I'm a little late, but I want to answer for the sake of completeness.
>>"Honestly I don't know what point you're trying to make, or what deficits or surpluses have to do with anything."
You say "Inflation is caused by additional dollars chasing the same number of goods". We agree with that (it could be a supply problem too, but that's another subject).
Now, it seems to me that we agree also that a government deficit can be inflationary. So, by definition, a government deficit is adding money to the economy.
My question is: if a government deficit is adding money to the economy, what a government surplus is doing? That's the meaning of "taxes destroy money".
>>" The question you need to ask yourself is, where did those reserves come from? Another question you need to ask is, when Fed engages in QE, why does the monetary base increase? "
Monetary base increase because that is how it's defined.
I think that the problem here is that you subscribe to the fractional reserve banking theory that, I'm afraid, is false. I suggest reading this report from the Bank of England (1) about how money creation works. A private bank lending is not limited for the quantity of reserves available in the system, because central banks have to keep the system of payments working and are targeting an interest rate. So, central banks have to answer any request for additional reserves.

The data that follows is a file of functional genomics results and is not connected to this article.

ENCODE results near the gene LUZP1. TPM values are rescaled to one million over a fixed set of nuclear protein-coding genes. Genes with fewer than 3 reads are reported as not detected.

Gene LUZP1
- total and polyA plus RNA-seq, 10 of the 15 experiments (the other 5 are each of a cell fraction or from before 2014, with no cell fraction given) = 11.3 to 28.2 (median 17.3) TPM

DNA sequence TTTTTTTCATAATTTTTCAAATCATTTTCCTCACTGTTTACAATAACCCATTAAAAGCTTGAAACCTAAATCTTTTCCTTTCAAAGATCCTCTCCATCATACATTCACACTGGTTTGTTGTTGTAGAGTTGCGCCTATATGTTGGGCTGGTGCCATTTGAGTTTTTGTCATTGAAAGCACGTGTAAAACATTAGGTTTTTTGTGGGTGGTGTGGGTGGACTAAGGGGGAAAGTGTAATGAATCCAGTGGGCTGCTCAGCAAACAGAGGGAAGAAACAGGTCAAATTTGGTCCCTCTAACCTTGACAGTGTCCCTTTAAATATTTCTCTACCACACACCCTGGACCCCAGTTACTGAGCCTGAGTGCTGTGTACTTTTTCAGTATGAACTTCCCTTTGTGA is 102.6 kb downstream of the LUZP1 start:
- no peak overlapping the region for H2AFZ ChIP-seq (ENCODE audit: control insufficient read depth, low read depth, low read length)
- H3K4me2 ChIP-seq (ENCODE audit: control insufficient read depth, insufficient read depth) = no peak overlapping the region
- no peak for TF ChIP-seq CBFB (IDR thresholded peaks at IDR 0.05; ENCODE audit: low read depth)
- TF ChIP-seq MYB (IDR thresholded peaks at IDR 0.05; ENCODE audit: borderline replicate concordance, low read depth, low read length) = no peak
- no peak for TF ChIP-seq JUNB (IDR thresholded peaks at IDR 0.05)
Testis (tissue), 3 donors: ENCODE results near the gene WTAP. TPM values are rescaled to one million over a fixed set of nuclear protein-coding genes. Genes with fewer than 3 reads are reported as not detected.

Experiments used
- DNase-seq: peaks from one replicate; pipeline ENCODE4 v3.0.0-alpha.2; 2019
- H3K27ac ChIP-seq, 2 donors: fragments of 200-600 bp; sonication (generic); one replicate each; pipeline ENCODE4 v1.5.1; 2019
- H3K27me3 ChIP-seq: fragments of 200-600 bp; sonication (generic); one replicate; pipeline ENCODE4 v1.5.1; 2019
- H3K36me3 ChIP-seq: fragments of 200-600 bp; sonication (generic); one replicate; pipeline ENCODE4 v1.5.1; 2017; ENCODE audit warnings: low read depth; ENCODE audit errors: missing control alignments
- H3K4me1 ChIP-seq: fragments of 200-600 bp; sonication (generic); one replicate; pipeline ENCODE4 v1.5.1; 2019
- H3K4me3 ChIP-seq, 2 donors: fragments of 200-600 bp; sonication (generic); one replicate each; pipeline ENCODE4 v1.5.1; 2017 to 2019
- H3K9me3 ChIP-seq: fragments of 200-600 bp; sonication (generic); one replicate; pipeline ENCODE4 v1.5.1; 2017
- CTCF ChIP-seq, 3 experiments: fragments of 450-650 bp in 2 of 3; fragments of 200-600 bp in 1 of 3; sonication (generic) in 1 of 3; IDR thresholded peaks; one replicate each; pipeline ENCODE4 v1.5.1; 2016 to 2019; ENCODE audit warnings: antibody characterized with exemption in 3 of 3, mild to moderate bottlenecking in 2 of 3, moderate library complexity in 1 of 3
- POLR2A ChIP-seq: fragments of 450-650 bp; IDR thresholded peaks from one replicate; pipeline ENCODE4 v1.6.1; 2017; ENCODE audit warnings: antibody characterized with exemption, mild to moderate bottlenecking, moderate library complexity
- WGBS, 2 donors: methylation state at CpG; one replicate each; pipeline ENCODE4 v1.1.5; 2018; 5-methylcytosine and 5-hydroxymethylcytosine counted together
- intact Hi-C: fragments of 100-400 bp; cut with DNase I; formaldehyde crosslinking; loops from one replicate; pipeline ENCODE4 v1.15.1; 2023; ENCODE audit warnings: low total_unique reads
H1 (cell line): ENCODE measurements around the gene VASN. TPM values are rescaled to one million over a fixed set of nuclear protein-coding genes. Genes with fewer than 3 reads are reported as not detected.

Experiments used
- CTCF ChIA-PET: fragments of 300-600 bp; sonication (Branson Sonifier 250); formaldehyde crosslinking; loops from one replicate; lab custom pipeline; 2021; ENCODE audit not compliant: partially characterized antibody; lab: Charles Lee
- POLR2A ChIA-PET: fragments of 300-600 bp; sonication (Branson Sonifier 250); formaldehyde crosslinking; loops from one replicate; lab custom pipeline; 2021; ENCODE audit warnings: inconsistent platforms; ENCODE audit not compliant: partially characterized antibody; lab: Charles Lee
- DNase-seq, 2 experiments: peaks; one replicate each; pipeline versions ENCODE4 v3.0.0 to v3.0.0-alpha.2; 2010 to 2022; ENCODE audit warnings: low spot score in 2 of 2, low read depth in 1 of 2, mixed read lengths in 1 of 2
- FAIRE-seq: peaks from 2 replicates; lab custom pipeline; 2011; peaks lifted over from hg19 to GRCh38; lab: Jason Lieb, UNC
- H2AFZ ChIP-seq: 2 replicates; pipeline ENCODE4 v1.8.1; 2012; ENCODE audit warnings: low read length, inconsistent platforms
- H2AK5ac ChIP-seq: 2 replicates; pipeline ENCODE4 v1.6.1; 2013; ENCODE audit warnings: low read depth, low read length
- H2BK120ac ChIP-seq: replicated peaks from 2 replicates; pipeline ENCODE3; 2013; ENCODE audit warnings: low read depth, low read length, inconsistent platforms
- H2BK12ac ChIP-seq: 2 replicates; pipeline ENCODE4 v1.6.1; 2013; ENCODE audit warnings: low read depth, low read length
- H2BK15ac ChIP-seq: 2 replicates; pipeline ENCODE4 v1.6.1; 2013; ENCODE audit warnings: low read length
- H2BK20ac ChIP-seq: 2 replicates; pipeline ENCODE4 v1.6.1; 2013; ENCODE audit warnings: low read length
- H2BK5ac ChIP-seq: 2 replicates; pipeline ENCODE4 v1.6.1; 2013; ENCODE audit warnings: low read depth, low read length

The corollary to all this, is that it doesn't matter if the asset of the private bank is a treasury or reserves in the banking system, banks can lend anyway. The central banks sell treasury to the banks for controlling the interest rate, not the quantity of money.
>>"This coupled with fractional reserve banking means that the banks can make a whole lot more loans, flooding the system with liquidity so that money can start moving again."
That's not how it works.
First, never mind how much money banks can lend, if there is nobody asking for credit. You can't create demand for credit by QE.
Second, private banks are not limited in their capacity for creating credit by the quantity of reserves available. If central banks are going to keep their interest rate target they have to facilitate any demand of reserves by private banks.
It's impossible for a Central Bank to control the quantity of money and the interest rate, they have to choose one, and they choose the interest rate.
As I said in another post, I was totally confused about how it works until I started to read the Modern Money Theory version of all this.
Here, explained by the Bank of England (pdf):